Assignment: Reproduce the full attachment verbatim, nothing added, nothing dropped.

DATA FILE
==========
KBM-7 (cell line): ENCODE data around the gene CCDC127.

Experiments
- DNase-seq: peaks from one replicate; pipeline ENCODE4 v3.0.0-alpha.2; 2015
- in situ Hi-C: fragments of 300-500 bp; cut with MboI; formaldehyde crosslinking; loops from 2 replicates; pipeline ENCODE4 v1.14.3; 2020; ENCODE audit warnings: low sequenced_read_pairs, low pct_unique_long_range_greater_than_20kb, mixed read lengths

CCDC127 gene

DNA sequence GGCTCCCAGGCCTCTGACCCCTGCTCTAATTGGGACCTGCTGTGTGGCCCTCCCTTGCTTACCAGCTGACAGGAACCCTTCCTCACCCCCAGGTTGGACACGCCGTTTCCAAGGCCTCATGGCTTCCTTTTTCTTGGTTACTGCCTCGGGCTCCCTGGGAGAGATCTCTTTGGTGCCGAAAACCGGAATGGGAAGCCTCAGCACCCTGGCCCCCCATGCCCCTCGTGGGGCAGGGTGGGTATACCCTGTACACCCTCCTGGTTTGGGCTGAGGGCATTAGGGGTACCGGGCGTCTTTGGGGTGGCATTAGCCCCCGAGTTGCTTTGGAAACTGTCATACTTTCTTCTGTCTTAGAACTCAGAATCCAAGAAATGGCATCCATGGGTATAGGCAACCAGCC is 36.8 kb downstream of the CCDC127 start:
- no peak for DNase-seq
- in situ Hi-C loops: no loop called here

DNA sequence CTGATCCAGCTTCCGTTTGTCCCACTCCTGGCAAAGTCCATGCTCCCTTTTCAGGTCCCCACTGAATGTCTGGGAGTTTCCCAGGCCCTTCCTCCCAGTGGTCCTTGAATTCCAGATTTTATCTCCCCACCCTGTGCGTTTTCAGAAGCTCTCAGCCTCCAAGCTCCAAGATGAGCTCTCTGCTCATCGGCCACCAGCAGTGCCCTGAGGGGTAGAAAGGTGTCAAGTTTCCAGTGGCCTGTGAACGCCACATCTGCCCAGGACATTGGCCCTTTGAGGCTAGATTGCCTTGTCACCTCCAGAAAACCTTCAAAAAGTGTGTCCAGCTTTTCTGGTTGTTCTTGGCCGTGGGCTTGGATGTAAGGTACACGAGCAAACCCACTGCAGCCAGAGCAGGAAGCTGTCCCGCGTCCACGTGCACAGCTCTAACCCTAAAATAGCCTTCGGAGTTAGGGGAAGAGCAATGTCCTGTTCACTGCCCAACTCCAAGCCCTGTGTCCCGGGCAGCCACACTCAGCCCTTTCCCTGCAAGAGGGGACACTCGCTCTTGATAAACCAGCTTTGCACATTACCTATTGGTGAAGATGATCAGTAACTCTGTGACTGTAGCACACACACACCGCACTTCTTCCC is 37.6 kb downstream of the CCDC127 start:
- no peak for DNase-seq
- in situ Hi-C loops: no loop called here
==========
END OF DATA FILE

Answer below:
KBM-7 (cell line): ENCODE data around the gene CCDC127.

Experiments
- DNase-seq: peaks from one replicate; pipeline ENCODE4 v3.0.0-alpha.2; 2015
- in situ Hi-C: fragments of 300-500 bp; cut with MboI; formaldehyde crosslinking; loops from 2 replicates; pipeline ENCODE4 v1.14.3; 2020; ENCODE audit warnings: low sequenced_read_pairs, low pct_unique_long_range_greater_than_20kb, mixed read lengths

CCDC127 gene

DNA sequence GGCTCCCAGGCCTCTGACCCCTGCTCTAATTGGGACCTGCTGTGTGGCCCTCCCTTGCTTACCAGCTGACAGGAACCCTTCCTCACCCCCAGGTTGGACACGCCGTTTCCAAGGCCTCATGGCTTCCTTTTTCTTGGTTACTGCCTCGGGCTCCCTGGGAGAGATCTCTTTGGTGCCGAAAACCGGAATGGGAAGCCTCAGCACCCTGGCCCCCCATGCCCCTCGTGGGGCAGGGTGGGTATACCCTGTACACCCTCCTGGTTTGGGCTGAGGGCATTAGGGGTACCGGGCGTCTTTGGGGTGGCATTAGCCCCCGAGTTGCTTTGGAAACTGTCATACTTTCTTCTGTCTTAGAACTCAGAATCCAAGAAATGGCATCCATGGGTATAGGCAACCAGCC is 36.8 kb downstream of the CCDC127 start:
- no peak for DNase-seq
- in situ Hi-C loops: no loop called here

DNA sequence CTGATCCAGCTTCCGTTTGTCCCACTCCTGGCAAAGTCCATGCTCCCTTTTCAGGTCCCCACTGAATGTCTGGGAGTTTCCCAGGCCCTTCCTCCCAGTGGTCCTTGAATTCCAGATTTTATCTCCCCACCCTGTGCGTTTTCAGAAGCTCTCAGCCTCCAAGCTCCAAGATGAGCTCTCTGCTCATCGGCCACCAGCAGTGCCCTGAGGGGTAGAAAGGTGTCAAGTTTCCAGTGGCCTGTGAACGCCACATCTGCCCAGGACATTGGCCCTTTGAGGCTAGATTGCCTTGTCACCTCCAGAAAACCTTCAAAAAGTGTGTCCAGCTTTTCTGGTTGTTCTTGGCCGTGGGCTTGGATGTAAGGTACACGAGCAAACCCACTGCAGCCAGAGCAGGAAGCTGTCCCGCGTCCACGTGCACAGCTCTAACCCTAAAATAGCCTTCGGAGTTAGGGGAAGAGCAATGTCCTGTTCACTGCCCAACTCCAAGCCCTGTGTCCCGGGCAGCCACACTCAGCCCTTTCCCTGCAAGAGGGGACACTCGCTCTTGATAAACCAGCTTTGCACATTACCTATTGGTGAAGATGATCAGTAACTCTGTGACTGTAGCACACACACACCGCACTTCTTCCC is 37.6 kb downstream of the CCDC127 start:
- no peak for DNase-seq
- in situ Hi-C loops: no loop called here